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Week #19 begins with a few updates.

For farm members: Saturday markets will start at 9 am (not 8 am) starting tomorrow, October 1st. Saturday October 8th will be the last market of the season and The Cheese Bar will be present – they helped us open the season and they’ll be there to close the season. Facebook event details. After that we’ll be emailing out a weekly list of the veggies we’ll have available and will be packing up individual orders that can be picked up at the farm. Check your emails for more details and please talk to us about these changes when you see us at the farm in the next 2 weeks.

For ALL members: Before the season began we had hoped to run for 24 weeks – until November – but that is no longer realistic. The CSA will end on Saturday October 22nd for farm members and Wednesday October 26th for ShopEco/Windsor members. If you have a basic, pre-packaged bag, we will be emailing you if your bag is to end sooner than the above dates. Please talk to us at the next few markets if you have any concerns or questions. We are letting folks know in advance because if you’re on the credit system you’ll want to make sure you use up your credits before the last week. There is a small chance we’ll be able to go longer but that will be a bonus rather than part of the core CSA program. The CSA has always been 20 weeks long, this year we were hoping for 24, and we could have started even earlier (we started 2 weeks earlier than ever), but these are all things we learn from each year as farming is always a work in progress.

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October Vegetable Share from 2015

We have ordered bulk potatoes, carrots, and beets that will be available on Wednesday October 5th and Saturday October 8th – in time for Thanksgiving! There are other options for using up credits as well – dried herbs and herbal teas, sun-dried tomatoes, tinctures, pickled asparagus, honey, and *fingers crossed* seeds to get you started on next year’s garden, dried beans (eg, kidney and black beans, for cooking), salves, hot pepper sauce, and pesto. Or simply stock up on all the veggies we have available and fill your freezers so you can make nourishing meals all Winter. We’ve found that the Scallion Roots make a very delicious stock! We came across this link for vegan “bone broth” that gives you lots of ideas for using up veggies ~ http://cleanfooddirtycity.com/recipes/healing-soup-with-vegan-bone-broth/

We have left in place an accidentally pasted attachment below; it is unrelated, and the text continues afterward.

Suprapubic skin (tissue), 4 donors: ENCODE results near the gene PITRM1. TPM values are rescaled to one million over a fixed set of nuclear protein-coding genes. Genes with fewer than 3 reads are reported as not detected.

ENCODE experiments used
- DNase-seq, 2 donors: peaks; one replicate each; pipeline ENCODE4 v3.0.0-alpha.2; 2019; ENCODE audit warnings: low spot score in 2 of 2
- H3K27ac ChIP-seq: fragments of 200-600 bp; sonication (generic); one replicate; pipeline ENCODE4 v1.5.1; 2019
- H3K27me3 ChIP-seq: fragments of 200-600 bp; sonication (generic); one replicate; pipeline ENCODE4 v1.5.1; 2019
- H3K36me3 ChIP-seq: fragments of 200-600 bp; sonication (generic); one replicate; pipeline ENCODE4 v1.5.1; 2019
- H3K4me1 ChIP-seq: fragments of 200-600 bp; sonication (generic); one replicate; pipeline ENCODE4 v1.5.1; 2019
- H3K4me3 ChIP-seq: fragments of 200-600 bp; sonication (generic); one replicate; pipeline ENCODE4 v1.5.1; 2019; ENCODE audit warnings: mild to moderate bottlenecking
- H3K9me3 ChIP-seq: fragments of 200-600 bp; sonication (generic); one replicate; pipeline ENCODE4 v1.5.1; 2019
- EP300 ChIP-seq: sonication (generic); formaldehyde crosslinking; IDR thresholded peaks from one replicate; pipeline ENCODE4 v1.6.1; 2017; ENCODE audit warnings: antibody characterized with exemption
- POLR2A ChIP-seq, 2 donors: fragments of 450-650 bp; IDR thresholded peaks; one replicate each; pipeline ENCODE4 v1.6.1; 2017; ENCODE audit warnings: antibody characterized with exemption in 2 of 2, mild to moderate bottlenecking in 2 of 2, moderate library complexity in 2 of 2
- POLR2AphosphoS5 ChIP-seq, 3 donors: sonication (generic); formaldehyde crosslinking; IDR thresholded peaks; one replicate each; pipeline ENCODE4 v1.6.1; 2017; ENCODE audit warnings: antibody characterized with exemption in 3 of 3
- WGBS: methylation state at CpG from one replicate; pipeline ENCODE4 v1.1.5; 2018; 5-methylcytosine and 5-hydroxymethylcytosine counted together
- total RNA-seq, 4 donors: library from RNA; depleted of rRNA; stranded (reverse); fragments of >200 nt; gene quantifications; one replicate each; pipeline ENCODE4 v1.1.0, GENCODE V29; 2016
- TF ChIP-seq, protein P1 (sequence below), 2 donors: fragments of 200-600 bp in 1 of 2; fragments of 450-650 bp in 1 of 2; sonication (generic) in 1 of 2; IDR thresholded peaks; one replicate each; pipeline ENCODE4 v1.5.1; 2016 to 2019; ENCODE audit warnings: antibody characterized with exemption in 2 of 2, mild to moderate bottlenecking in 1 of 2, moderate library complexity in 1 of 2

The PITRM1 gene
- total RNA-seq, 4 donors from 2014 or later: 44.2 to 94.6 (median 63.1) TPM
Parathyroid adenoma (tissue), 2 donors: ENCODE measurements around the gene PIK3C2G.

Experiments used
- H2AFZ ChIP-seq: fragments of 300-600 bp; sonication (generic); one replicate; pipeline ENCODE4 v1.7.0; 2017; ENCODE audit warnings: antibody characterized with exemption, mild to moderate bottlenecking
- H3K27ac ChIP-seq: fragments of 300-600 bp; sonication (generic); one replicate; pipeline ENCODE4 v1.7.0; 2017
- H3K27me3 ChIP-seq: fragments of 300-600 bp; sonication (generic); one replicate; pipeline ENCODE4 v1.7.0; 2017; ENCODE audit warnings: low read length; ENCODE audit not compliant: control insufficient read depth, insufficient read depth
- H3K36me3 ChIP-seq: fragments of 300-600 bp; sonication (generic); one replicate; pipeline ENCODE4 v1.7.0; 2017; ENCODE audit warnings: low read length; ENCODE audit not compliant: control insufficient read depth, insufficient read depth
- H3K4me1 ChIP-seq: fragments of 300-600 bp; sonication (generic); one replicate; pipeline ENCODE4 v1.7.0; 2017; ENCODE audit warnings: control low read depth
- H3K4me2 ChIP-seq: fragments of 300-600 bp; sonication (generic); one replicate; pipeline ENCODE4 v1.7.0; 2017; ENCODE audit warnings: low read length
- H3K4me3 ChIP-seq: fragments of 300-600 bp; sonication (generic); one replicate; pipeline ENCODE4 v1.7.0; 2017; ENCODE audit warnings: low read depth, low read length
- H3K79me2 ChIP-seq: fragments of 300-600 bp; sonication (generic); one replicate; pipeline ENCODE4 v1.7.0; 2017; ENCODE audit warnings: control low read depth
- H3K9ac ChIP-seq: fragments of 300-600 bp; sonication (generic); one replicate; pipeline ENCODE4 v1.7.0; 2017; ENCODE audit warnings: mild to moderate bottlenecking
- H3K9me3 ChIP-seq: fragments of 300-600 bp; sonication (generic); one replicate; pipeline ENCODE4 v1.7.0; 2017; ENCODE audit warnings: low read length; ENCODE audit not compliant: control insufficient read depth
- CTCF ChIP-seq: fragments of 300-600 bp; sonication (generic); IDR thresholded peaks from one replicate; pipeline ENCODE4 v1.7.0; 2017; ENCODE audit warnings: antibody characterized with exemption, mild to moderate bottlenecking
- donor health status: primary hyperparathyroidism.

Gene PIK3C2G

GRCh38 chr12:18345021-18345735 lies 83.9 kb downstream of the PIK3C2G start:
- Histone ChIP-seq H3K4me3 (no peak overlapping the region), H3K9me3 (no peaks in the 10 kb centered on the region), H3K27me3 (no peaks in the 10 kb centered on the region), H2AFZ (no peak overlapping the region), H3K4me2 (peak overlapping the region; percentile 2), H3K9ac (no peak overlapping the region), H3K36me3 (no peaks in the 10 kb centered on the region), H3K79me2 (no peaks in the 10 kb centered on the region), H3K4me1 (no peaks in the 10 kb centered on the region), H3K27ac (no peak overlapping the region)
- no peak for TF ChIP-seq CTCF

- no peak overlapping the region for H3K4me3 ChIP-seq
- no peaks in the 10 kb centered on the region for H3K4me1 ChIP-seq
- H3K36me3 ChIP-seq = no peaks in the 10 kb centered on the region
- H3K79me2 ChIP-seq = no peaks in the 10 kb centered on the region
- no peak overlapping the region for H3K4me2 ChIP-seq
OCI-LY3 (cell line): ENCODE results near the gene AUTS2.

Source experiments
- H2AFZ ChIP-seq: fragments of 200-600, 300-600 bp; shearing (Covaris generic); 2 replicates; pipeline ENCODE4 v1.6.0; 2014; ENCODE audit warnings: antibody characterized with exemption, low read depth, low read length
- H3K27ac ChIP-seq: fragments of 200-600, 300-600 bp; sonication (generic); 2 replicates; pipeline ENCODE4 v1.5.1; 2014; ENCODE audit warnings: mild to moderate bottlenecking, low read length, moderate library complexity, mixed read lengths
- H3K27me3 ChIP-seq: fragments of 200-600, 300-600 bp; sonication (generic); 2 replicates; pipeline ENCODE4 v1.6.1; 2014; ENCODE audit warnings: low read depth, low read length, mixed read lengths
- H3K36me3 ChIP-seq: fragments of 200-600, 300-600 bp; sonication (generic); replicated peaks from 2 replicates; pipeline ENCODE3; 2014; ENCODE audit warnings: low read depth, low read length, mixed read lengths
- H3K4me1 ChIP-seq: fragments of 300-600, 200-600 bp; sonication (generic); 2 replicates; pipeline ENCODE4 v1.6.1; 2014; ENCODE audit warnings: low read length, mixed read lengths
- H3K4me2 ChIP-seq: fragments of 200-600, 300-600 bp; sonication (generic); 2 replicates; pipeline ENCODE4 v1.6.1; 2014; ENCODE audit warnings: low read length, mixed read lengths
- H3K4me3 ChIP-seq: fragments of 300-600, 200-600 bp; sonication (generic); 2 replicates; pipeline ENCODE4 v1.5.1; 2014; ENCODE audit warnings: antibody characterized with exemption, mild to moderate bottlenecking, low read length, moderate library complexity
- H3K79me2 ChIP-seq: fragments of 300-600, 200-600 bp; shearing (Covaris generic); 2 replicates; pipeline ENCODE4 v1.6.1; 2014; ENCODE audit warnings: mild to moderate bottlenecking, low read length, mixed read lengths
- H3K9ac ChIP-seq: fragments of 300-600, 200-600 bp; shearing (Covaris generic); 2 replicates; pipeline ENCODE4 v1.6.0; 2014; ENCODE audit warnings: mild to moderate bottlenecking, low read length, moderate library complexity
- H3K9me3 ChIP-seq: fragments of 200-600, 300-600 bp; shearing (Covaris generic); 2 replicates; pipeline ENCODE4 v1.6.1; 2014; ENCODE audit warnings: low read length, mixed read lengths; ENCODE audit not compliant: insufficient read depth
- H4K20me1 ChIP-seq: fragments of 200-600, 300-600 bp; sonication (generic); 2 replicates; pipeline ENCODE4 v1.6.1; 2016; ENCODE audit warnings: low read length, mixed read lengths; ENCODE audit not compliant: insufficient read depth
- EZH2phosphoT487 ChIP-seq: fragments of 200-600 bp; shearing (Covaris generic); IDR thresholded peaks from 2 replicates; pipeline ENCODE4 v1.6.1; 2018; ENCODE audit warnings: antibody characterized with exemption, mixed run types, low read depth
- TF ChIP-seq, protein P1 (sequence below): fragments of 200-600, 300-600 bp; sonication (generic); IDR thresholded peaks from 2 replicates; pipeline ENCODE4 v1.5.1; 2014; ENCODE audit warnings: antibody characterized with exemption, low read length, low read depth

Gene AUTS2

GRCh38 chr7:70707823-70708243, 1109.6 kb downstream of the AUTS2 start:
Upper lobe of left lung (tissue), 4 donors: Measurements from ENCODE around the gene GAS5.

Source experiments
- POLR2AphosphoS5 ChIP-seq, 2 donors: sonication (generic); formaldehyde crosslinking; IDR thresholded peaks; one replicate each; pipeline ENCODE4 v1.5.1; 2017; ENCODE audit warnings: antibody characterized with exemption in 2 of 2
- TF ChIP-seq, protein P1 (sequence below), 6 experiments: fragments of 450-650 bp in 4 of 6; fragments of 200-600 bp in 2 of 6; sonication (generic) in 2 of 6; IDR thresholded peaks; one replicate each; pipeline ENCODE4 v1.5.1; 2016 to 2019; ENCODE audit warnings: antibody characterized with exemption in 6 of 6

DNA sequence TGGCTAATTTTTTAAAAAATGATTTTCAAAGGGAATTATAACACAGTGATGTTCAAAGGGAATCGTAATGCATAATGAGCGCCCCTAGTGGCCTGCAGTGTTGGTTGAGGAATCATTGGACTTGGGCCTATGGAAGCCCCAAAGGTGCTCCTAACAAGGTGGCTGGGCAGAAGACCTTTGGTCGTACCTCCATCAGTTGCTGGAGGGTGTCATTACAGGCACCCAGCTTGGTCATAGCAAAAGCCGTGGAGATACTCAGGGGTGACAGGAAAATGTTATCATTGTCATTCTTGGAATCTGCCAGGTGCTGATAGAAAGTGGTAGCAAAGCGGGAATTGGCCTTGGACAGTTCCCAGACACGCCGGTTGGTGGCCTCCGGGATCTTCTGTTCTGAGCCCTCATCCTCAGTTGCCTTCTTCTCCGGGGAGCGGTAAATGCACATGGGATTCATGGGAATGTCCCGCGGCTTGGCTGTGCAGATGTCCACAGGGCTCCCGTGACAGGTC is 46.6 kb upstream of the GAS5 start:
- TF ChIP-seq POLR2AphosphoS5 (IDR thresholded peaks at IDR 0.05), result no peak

If you haven’t been convinced to start canning than maybe this comprehensive link (download included) will help ~ https://wordpress.com/read/feeds/135558/posts/1172189242

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Preparing a Digestive Herbal Tea

We’ve been lucky in many ways with this season so far. It’s been the most productive and the longest tomato season ever! The drought has given incredible bumper crops to every commercial Tomato grower, so much that we, and others, are letting the fruits rot on the vines because the demand isn’t there. I guess folks don’t want Tomatoes as much as we thought they would. We’ve also got more Melons + Squash to harvest, that’s exciting! But, we weren’t able to plant new crops to tide us over for the rest of the season. There is an insect in the soil in all parts of our gardens that eats every root crop, crops that we rely on to extend the vegetable season well into November. Other insects (due to no Winter kill) have decimated every seedling we planted and despite using organic insecticides we could not beat them this year. Every season is different – different highs and different lows – and we must go with the flow and cross our fingers that there will be enough for everyone. CSA’s – community supported agriculture – help farmers remain viable because they value community and take the risks as well as the benefits.

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VEGGIE OF THE WEEK IS EGGPLANT + SUMMER SQUASH

We’ve had these 2 vegetables available for many, many weeks now, but never in enough numbers to be an “official” veggie of the week. But as staples of the garden they deserve recognition. Every year since we started being market gardeners we hear that there is too much Eggplant and Zucchini (a type of Summer Squash) and every year we plan to plant less and less of them so that we have a steady supply versus an over-abundance. Eggplant are ready to harvest early in the season and give a steady supply until frost comes. We started growing smaller sized Eggplant a few years ago so that no one is stuck with large amounts of large Eggplant. This website is chock-full of recipes – hundreds of them – for both Eggplant and Summer Squash. We actually planted over 200 Summer Squash (mostly Patty Pans) this year but the seedlings were eaten by Striped Cucumber Beetles, the seedlings that managed to grow couldn’t produce fruit because the Cucumber Beetle ate the flowers. Even growing a large variety of this prolific fruit didn’t help us to have very much of this garden staple.
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Q: Where do chickens come from?
A: The Egg-plant.
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Huh?

Produce available this week (may vary depending upon location and availability): Salad Mix, Kale + Chard, Scallions, Beans, Sweet + Hot Peppers, Tomatoes (slicing, canning, cherry), Broccoli, Mushrooms, mini-Cucumbers, Savoy Cabbage, Kohlrabi, Eggplant, Summer Squash, Winter Squash, Garlic, and fresh herbs.